Skip to main content

CLO Help Center

How can we help you?

How to add quilting to a jacket


  • ottoline

    You have 2 choices.


    1. You can clone over a copy of the pattern piece with diamond internal lines and then add equal and opposite pressure to inflate, or you may use additional pattern thickness simulation offset for the quilt level.

    2. You can create a copy of the flat patterns off to one side, clone over and quilt using the internal line with the top pattern pieces shrinkage adjusted to 103% for warp/weft,simulate and then export the flat object to a texture program and create the normal and displacement maps (using bake to flat mesh cage) and then reapply the texture set to a new fabric texture and apply to the pattern pieces in CLO3D. This requires a set of patterns (UV) so that these are mapped correctly. You can then recreate both animation and high frequency texture details for any of these 'special' quilts with speed as the simulation mesh density can be set to a high particle distance, where the texture bake is a low particle mesh distance for the creasing. This then keeps the project efficient into animation.

    When production machine (cnc) quilting is made on a coat it  is done in this exact process > so you mirror that within CLO3D you will get the exact same replication for that detail.  See below on this 'puffy' shirt how the sleeve quilting is actually a normal map and height map applied to a copy of the flatform pattern piece.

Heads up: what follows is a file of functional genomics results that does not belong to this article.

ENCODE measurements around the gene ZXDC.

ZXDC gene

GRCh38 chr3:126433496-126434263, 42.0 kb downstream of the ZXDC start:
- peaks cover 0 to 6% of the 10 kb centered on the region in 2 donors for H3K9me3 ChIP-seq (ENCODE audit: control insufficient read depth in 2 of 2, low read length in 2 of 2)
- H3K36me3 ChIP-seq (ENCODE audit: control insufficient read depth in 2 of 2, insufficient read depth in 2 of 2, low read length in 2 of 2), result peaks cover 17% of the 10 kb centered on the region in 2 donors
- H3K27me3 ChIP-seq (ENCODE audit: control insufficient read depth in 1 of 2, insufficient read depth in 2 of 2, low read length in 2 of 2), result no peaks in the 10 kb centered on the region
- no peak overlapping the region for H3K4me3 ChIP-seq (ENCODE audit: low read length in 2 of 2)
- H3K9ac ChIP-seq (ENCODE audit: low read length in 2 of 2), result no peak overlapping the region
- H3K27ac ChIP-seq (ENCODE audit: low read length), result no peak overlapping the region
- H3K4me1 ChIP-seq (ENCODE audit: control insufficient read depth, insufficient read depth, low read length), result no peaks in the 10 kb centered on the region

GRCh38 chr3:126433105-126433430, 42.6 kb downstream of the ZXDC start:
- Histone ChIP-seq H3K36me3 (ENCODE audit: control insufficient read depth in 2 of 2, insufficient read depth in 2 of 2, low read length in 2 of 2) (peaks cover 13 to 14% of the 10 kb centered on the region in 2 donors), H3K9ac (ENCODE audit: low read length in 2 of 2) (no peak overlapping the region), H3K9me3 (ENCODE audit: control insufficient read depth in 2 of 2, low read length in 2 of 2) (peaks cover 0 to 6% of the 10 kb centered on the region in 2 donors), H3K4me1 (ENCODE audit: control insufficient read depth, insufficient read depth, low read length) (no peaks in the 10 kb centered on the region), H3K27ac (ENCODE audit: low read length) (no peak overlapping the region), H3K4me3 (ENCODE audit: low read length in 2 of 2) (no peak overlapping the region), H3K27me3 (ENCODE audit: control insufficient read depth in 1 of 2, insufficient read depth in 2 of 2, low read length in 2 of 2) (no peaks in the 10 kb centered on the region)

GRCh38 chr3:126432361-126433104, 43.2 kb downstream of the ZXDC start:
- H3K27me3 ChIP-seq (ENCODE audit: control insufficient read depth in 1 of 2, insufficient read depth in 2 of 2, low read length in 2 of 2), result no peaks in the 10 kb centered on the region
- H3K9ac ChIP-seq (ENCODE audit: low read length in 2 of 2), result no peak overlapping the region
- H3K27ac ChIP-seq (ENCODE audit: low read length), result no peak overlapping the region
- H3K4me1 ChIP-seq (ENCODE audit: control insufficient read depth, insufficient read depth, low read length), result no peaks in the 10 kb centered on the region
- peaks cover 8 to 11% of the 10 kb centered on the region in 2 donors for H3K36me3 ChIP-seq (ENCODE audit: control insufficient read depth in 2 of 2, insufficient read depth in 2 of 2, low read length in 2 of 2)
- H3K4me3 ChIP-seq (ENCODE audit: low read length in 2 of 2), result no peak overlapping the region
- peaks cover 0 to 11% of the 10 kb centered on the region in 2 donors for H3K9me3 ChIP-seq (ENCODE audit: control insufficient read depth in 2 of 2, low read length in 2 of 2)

Shadermap pro is a good texture baking application for this task. You can try the free version to get an idea on how it works.


    Above the left and right side patterns are set to 20mm mesh particle distance meaning this is an extremely 'fast' to simulate garment in animation, yet the detailed texture maps (flatforms on the right side) were simulated at 3-5mm particle mesh distance and then baked to a texture map set. This means you get high frequency creasing detail that can be reapplied to a low poly mesh in CLO3D. For quilted coats this is actually how the quilting is made - in a flat piece on a robotic (cnc) machine. Therefore your quilt pucker and creasing will mirror production exactly. This is a much better technique to simply using inflate pressure in CLO3D. It also results in much more efficient garment models. 


  • thngswewear

    This is amazing, thank you!!  I'll try this now and let you know how it goes. 


  • ottoline

    I forgot to mention > when you create the clone over at 103% shinkage in warp weft > freeze the lower pattern pieces so it stays to the same shape in the UV (UDIM) flatform. You may also need to arrange all your pattern pieces in the CLO3D UV editor such that they sit in the UDIM UV order you want so when it comes to assigning the texture maps of the new normals and depth maps > it's an easier process to align them as they fit to the flat layout. And also create a suitably high texture map - eg: 4k. (4096px)

Please sign in to leave a comment.